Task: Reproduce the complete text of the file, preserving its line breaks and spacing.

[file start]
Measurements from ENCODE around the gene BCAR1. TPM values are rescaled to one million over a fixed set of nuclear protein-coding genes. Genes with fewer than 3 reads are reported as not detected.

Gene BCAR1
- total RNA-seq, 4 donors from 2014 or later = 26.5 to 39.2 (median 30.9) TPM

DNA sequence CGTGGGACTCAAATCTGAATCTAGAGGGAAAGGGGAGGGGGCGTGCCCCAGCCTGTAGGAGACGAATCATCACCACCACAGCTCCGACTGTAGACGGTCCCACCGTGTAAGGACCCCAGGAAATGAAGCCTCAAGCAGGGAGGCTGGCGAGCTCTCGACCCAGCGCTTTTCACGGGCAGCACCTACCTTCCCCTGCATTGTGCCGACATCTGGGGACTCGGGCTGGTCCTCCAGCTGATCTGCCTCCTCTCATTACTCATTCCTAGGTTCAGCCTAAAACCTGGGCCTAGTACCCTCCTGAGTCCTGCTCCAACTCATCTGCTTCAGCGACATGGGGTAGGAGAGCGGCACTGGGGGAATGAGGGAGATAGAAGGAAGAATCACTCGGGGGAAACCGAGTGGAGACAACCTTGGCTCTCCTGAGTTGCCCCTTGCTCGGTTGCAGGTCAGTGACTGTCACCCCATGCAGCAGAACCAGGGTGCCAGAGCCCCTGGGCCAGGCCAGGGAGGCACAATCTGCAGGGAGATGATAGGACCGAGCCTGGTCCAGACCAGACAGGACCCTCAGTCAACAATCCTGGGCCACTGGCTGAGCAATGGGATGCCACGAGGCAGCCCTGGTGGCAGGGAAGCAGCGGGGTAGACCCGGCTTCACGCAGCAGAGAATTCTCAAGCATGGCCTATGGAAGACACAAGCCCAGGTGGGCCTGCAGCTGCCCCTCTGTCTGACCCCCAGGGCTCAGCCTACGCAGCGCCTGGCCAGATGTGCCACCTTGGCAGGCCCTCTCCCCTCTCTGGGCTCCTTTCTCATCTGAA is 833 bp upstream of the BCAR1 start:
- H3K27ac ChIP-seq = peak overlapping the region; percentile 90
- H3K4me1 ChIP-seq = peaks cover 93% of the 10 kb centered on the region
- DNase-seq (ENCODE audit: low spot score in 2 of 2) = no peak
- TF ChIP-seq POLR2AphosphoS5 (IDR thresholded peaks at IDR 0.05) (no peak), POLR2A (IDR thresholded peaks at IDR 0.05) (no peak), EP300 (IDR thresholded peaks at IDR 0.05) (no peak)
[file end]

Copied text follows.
Measurements from ENCODE around the gene BCAR1. TPM values are rescaled to one million over a fixed set of nuclear protein-coding genes. Genes with fewer than 3 reads are reported as not detected.

Gene BCAR1
- total RNA-seq, 4 donors from 2014 or later = 26.5 to 39.2 (median 30.9) TPM

DNA sequence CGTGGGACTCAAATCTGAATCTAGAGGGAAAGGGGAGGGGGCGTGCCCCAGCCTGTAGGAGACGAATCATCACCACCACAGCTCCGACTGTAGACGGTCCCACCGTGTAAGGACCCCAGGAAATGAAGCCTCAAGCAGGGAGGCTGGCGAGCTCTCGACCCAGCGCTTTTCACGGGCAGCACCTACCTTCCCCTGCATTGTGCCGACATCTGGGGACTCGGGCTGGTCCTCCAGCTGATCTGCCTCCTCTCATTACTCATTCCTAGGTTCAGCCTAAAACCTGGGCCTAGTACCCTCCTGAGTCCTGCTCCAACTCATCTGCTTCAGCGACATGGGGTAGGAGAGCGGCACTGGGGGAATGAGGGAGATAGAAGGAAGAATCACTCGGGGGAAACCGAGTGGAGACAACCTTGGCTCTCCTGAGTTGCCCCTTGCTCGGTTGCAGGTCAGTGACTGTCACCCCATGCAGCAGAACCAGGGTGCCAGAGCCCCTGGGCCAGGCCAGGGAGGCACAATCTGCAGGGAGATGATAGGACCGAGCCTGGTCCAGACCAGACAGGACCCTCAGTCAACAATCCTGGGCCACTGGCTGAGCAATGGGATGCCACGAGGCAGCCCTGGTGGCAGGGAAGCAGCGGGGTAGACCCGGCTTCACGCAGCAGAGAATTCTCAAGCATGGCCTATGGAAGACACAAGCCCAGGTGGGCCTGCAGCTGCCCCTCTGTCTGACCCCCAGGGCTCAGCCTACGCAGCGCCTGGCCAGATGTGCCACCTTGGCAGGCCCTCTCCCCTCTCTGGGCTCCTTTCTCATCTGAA is 833 bp upstream of the BCAR1 start:
- H3K27ac ChIP-seq = peak overlapping the region; percentile 90
- H3K4me1 ChIP-seq = peaks cover 93% of the 10 kb centered on the region
- DNase-seq (ENCODE audit: low spot score in 2 of 2) = no peak
- TF ChIP-seq POLR2AphosphoS5 (IDR thresholded peaks at IDR 0.05) (no peak), POLR2A (IDR thresholded peaks at IDR 0.05) (no peak), EP300 (IDR thresholded peaks at IDR 0.05) (no peak)